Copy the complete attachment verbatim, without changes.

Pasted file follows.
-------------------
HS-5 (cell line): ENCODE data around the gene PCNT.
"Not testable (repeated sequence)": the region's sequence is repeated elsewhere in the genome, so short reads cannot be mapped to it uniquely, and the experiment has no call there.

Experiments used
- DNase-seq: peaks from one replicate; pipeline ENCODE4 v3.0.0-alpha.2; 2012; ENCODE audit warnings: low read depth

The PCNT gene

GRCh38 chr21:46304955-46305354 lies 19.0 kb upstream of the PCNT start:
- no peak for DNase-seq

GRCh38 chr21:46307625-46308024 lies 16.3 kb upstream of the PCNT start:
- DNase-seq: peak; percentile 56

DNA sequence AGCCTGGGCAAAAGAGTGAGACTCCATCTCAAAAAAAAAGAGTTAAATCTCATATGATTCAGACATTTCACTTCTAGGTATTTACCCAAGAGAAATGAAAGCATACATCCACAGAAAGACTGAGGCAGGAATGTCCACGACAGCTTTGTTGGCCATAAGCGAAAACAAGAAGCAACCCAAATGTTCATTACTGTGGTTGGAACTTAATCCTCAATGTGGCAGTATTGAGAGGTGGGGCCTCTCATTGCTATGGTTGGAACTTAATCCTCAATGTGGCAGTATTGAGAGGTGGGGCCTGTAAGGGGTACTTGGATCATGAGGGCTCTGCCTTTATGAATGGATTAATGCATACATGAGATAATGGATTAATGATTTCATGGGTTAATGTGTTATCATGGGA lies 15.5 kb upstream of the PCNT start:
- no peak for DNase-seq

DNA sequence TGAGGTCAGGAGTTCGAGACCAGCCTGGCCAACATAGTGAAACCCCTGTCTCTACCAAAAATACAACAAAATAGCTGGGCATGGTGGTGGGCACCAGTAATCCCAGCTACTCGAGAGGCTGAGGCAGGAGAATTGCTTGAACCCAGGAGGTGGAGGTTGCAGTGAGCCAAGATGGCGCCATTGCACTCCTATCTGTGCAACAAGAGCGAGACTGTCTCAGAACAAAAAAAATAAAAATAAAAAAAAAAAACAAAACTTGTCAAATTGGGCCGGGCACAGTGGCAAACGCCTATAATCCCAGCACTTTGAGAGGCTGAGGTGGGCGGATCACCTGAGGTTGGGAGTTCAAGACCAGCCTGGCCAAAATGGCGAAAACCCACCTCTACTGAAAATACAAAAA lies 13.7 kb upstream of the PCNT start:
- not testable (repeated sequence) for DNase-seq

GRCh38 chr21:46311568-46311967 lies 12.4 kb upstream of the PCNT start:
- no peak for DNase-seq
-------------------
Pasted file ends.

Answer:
HS-5 (cell line): ENCODE data around the gene PCNT.
"Not testable (repeated sequence)": the region's sequence is repeated elsewhere in the genome, so short reads cannot be mapped to it uniquely, and the experiment has no call there.

Experiments used
- DNase-seq: peaks from one replicate; pipeline ENCODE4 v3.0.0-alpha.2; 2012; ENCODE audit warnings: low read depth

The PCNT gene

GRCh38 chr21:46304955-46305354 lies 19.0 kb upstream of the PCNT start:
- no peak for DNase-seq

GRCh38 chr21:46307625-46308024 lies 16.3 kb upstream of the PCNT start:
- DNase-seq: peak; percentile 56

DNA sequence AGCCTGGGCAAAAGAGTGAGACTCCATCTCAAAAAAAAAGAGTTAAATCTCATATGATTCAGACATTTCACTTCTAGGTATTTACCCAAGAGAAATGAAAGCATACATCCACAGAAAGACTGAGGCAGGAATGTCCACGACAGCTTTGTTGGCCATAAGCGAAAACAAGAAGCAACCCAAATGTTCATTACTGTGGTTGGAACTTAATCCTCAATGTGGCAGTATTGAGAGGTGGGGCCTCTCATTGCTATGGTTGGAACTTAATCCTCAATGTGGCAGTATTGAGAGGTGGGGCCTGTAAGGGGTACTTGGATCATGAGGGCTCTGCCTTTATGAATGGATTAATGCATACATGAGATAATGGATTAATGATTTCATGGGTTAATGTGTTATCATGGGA lies 15.5 kb upstream of the PCNT start:
- no peak for DNase-seq

DNA sequence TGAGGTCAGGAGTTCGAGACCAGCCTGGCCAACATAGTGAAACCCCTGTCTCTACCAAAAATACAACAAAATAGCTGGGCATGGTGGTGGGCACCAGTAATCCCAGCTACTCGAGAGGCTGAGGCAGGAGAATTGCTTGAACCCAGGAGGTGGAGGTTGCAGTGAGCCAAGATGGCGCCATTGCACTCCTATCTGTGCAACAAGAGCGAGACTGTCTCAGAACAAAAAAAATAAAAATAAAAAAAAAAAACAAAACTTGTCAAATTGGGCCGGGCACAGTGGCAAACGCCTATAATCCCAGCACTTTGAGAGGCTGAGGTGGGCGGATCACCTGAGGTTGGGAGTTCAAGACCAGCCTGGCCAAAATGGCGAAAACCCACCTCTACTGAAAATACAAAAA lies 13.7 kb upstream of the PCNT start:
- not testable (repeated sequence) for DNase-seq

GRCh38 chr21:46311568-46311967 lies 12.4 kb upstream of the PCNT start:
- no peak for DNase-seq